Don’t sell in May: Stock market’s momentum may prove the old adage wrong this year

The old “sell in May and go away” investing strategy has worked most times, but it might not this year.

Since 1950, the S&P 500 has performed even better during the summer months when it begins May in an uptrend like it is now, according to data compiled by analysts at Strategas.

In this case, Strategas defines an uptrend as the S&P trading above its 10-month moving average.

Source: Strategas

Another factor indicating an upward trend in the market is the NYSE advance-decline line, which hit a new high last week, indicating broad participation.

“The calendar is less supportive over the next number of months, but seasonal weakness is often more pronounced in downtrends vs. uptrends,” Strategas said in a Monday note.

Historically, May through September has not been the best period for U.S. equities proving the simple adage correct. Since 1950, the S&P’s average monthly gain for May is just 0.2 percent and has averaged slight losses in August and September, Strategas’ data show.

The benchmark index has also averaged a flat monthly performance in June and a 1 percent gain in July.

For Erin Gibbs, equity chief investment officer at S&P Capital IQ, fundamental factors may determine the success of the “sell in May” strategy.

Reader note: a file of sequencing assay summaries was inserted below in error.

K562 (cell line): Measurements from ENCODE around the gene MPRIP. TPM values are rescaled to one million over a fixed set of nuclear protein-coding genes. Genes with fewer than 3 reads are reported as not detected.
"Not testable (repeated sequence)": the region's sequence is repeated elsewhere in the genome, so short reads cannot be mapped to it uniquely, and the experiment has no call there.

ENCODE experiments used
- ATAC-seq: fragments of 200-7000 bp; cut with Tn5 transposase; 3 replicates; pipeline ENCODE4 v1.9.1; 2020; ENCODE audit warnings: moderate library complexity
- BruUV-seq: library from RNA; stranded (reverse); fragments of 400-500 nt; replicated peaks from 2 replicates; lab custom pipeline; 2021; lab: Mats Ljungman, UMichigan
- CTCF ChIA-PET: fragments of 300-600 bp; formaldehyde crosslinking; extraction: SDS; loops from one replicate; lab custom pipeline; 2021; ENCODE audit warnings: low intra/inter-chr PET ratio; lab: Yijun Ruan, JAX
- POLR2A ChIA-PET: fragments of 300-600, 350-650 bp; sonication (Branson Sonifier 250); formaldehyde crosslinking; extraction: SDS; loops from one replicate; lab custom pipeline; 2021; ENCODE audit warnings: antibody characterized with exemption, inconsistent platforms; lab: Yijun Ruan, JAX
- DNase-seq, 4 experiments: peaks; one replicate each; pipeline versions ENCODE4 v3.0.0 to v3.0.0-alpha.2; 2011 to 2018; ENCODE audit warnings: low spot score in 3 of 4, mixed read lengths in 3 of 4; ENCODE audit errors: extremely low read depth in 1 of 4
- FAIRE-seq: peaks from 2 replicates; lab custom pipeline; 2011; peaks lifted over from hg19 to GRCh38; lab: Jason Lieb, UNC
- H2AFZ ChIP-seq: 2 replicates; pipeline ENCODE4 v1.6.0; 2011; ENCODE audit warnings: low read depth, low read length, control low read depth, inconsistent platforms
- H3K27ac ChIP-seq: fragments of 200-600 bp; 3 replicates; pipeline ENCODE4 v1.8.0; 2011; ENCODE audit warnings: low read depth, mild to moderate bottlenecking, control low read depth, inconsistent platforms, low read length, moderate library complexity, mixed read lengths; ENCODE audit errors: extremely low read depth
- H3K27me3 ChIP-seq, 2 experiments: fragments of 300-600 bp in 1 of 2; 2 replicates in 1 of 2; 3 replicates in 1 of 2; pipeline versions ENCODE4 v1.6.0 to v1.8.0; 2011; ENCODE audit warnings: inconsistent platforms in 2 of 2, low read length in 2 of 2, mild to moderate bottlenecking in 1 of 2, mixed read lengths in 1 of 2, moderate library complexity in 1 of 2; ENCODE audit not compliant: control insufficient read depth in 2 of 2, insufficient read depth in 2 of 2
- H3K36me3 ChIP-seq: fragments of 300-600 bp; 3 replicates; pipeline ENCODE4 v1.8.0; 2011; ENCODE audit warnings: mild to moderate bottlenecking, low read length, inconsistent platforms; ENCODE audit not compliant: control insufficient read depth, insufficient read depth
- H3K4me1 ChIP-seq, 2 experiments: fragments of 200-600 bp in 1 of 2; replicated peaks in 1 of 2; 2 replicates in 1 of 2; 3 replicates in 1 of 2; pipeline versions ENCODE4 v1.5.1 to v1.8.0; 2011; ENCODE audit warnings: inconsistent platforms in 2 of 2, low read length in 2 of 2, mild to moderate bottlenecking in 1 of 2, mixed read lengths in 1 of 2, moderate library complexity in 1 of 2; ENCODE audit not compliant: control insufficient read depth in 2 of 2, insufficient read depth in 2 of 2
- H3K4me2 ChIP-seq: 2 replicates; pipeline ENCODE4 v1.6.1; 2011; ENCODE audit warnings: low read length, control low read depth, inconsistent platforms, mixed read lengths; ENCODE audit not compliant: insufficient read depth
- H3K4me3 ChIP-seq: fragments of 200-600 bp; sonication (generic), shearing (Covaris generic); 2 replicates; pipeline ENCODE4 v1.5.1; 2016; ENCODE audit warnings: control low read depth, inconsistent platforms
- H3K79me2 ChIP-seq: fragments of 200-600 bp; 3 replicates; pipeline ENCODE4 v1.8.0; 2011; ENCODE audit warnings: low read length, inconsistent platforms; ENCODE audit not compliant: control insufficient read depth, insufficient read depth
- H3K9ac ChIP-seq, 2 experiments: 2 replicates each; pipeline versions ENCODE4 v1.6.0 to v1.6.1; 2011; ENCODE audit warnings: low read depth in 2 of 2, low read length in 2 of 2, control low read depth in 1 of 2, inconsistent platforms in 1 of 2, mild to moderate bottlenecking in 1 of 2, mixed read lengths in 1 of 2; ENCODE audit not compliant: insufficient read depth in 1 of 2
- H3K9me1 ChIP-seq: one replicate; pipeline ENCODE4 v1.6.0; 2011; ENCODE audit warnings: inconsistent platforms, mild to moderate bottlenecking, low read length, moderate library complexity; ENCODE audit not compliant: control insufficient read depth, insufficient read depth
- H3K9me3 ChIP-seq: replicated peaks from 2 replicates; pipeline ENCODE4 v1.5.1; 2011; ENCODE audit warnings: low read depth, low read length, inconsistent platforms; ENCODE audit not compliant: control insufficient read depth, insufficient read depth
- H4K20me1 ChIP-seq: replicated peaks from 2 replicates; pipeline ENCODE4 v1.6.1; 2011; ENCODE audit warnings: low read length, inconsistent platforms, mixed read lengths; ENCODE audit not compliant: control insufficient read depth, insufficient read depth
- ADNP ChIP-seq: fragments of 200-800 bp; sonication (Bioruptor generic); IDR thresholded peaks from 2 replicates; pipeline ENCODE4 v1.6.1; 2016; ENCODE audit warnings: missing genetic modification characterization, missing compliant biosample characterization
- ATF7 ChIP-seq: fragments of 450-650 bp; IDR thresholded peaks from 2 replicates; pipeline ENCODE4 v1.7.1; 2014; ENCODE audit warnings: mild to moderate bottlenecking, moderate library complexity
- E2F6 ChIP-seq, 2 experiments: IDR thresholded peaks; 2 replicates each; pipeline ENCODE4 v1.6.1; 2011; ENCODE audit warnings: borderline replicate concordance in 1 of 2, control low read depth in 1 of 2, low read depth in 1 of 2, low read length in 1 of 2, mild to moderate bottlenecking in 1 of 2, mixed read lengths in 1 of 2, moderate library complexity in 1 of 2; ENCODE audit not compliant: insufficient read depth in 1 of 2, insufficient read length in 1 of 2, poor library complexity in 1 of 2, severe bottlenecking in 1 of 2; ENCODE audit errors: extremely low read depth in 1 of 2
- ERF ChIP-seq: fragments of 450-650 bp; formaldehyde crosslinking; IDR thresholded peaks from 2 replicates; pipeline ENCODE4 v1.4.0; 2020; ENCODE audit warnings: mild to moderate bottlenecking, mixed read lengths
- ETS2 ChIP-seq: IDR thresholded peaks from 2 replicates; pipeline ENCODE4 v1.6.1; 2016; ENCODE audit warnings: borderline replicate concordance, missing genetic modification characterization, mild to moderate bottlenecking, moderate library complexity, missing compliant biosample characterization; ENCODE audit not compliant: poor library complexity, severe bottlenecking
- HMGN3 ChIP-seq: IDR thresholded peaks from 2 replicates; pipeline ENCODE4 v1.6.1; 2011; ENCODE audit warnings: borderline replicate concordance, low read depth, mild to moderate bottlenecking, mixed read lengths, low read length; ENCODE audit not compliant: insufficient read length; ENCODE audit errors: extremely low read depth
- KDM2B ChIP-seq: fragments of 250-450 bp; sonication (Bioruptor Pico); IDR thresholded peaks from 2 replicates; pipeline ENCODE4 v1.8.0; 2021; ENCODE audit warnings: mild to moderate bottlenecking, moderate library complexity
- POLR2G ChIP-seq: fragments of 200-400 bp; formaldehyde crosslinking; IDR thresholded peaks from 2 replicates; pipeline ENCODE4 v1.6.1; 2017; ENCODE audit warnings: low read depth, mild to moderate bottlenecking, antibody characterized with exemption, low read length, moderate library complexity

“On average, the market does tend to be down during the summer months — but what’s going on in the U.S. economy really does make a difference,” Gibbs said Friday on CNBC’s “Trading Nation.”

That is to say, when macroeconomic indicators like the consumer price index, the ISM manufacturing index and consumer confidence indexes are moving higher, “you are likely to have positive returns in the summer months.”

“Now that everything is positive, I’d say, stay in the market,” Gibbs concluded.

Some have more philosophical reasons for saying the well-worn rhyme is “absolutely not good investment advice,” as Miller Tabak equity strategist Matt Maley did Friday on “Trading Nation.”

It’s not just that the advice hasn’t worked out in many recent years; when making investment decisions, “you have to look at the fundamentals, or even the technicals,” Maley said. “You’ve got to look at what’s really going on in the market at any given time, and not at turning the page on the calendar. “

The S&P entered May trading at 2,384.20, just 0.7 percent away from its all-time high of 2,400.98. The index has also gained more than 6 percent this year.

S&P 500 year to date

Source: FactSet

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